Plasticity in the reproductive biology of the smooth marron Cherax cainii (Decapoda: Parastacidae): A large freshwater crayfish of south-western Australia

Stephen Beatty*, Martin de Graaf, Rodney Duffy, Vinh Nguyen, Brett Molony

*Corresponding author for this work

Research output: Contribution to journalArticleAcademicpeer-review

5 Citations (Scopus)


Considerable intra-specific variability in biological traits can exist in freshwater crayfishes including those of most importance to fisheries managers. Smooth Marron (Cherax cainii) is the third largest freshwater crayfish in the world, is endemic to south-western Australia, and supports an iconic recreational fishery that has been under pressure due to environmental change (principally secondary salinisation and reduced rainfall). The fishery consists of numerous discrete populations fished from both dams and rivers and the potential variability in key reproductive biology traits among them had not been previously quantified. The current study aimed to quantify the size at maturity and fecundity of C. cainii among stocks/populations to help facilitate sustainable management of the fishery. Eleven rivers and four dams (that represented the great majority of the overall annual recreational catch) were surveyed across ~800 km of latitudinal range prior to and during the spring breeding period. Additionally, historical data were sourced from previous studies conducted in 1968, 1978, and 1999 for three of the populations. Overall size at maturity OCL50 (orbital carapace length at which 50% of the female population were mature) among all populations was 48.8 (95% CI: 47.0-50.8) mm but varied greatly among populations, ranging from 30.4-66.7 mm. There was no evidence that female size at maturity had changed over time in two populations where historical data was available. Mean ovarian and pleopodal fecundity was 583.8 (±33.1) and 389.1 (±18.9) eggs, respectively. Ovarian and pleopodal fecundity differed significantly among populations and ovarian, but not pleopodal fecundity, also differed between those populations from rivers versus those from dams. Some temporal change in ovarian and pleopodal fecundity was detected but this change was not consistent between populations. The variability in traits revealed here was most likely due to combinations of biotic and abiotic factors, with temperature found to be significantly positively related to size at maturity of female C. cainii in rivers, likely due to its effects on growth rates of C. cainii. However, several other potential factors including productivity of the systems, genetic differences among populations, and the disparate physical characteristics between rivers and dams, are also likely to contribute to the overall variability of the traits. The study has implications for the management of the fishery; for example, setting minimum legal sizes to ensure at least some of each population can reproduce before becoming exposed to fishing. A better understanding of the major factors driving this biological plasticity is required to enable predictions of how this may vary under future environmental changes.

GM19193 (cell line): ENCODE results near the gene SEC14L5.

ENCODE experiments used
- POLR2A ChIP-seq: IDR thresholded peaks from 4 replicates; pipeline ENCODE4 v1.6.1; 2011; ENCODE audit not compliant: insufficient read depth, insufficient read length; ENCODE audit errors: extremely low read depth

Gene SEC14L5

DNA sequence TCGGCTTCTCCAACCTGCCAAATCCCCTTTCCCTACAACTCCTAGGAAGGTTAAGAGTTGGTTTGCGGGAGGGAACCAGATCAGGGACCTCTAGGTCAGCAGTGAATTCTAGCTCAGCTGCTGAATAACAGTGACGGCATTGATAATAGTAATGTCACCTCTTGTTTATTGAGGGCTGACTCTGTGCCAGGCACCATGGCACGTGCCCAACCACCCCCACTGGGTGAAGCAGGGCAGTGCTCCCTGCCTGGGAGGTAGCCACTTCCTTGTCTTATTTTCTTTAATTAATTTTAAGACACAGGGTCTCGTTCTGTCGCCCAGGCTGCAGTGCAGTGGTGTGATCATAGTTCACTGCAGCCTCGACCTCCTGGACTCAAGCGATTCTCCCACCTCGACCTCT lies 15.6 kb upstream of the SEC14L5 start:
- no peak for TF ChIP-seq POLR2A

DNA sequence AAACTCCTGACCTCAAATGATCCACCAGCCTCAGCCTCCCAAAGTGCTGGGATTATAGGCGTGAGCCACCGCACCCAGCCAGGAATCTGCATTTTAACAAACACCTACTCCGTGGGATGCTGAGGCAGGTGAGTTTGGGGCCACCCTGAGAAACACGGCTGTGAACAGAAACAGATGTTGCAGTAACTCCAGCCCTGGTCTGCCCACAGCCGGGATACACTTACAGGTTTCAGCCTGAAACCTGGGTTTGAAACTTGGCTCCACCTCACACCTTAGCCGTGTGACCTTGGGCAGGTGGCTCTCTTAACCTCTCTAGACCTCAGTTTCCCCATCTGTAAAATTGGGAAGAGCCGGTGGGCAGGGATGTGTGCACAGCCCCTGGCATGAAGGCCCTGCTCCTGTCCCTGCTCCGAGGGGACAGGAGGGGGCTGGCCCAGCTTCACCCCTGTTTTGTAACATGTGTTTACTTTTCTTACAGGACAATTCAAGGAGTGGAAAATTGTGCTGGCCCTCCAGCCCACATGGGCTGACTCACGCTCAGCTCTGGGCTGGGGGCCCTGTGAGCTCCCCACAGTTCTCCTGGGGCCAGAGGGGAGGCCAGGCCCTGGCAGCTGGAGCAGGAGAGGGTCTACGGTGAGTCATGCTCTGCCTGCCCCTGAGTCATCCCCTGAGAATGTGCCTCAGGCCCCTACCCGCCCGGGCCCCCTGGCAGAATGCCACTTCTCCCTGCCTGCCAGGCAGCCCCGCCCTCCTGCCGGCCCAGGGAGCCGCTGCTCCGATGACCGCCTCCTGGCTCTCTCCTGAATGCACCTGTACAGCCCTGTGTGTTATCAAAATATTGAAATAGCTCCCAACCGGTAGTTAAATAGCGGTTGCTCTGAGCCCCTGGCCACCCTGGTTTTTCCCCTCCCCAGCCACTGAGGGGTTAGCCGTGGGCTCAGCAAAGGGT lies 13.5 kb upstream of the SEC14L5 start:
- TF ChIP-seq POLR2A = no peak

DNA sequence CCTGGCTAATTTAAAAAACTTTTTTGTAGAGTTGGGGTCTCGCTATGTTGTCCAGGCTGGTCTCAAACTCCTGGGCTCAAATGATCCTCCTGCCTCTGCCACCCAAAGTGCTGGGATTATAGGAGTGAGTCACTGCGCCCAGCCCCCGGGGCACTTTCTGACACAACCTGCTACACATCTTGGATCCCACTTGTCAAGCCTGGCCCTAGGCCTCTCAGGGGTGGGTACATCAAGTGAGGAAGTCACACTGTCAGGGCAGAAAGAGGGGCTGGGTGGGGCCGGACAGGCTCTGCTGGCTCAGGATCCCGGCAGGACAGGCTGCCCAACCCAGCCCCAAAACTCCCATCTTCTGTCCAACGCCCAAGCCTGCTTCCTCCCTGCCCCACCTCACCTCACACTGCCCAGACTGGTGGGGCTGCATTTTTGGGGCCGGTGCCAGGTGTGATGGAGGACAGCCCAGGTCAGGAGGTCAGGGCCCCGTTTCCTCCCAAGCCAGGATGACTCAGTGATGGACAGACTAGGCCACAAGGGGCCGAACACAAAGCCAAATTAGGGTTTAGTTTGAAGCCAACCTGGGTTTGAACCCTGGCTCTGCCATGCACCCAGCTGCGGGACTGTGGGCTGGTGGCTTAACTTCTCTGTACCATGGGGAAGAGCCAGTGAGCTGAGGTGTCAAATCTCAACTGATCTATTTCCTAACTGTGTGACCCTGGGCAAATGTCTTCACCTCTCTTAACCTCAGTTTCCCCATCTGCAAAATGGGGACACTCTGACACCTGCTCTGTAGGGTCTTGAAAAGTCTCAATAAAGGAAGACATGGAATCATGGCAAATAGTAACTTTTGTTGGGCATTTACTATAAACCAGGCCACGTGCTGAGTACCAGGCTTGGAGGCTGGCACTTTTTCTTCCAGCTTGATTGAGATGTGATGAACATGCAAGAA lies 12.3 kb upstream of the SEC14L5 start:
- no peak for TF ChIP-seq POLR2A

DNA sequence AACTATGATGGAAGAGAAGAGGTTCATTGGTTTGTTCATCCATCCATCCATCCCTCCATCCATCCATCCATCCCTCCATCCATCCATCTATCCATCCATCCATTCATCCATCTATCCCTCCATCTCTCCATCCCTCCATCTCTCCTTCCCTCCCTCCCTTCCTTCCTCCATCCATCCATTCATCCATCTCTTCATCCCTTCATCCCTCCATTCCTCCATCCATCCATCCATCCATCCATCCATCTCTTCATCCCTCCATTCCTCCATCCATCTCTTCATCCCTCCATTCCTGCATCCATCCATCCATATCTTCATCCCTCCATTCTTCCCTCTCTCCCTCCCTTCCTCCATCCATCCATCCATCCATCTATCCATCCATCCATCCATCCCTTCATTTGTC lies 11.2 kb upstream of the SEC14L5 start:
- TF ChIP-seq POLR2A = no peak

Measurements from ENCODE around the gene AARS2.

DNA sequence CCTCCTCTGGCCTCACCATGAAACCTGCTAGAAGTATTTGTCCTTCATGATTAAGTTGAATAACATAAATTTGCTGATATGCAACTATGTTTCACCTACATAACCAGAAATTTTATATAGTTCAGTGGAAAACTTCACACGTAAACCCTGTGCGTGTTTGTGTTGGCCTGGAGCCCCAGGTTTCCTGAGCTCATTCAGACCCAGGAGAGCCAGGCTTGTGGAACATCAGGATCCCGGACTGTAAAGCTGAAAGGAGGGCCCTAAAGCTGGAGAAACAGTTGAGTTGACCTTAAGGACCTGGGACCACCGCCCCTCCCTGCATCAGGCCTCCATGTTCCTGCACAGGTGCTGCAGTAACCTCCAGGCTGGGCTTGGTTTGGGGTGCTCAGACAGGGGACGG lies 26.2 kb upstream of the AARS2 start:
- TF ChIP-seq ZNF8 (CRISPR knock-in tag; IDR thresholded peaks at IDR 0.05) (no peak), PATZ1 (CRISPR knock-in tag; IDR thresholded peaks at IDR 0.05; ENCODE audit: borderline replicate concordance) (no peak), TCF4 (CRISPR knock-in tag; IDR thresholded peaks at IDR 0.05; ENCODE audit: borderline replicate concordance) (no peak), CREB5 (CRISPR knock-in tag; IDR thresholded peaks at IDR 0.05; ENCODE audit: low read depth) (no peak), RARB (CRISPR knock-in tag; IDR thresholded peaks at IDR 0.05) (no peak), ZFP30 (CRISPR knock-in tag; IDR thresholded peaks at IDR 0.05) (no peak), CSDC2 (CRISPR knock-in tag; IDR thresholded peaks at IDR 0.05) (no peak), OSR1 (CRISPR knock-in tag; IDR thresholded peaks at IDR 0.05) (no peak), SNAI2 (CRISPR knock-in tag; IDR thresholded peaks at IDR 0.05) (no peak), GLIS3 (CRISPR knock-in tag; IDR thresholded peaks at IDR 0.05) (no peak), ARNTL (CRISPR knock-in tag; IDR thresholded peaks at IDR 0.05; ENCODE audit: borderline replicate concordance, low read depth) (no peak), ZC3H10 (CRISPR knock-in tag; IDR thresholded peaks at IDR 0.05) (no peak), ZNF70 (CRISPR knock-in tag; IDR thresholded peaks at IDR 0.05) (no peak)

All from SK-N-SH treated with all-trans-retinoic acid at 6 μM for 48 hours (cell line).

Original languageEnglish
Pages (from-to)128-136
JournalFisheries Research
Publication statusPublished - 2016


  • Fecundity
  • Fishery management
  • Growth rate
  • Size at maturity
  • Temperature


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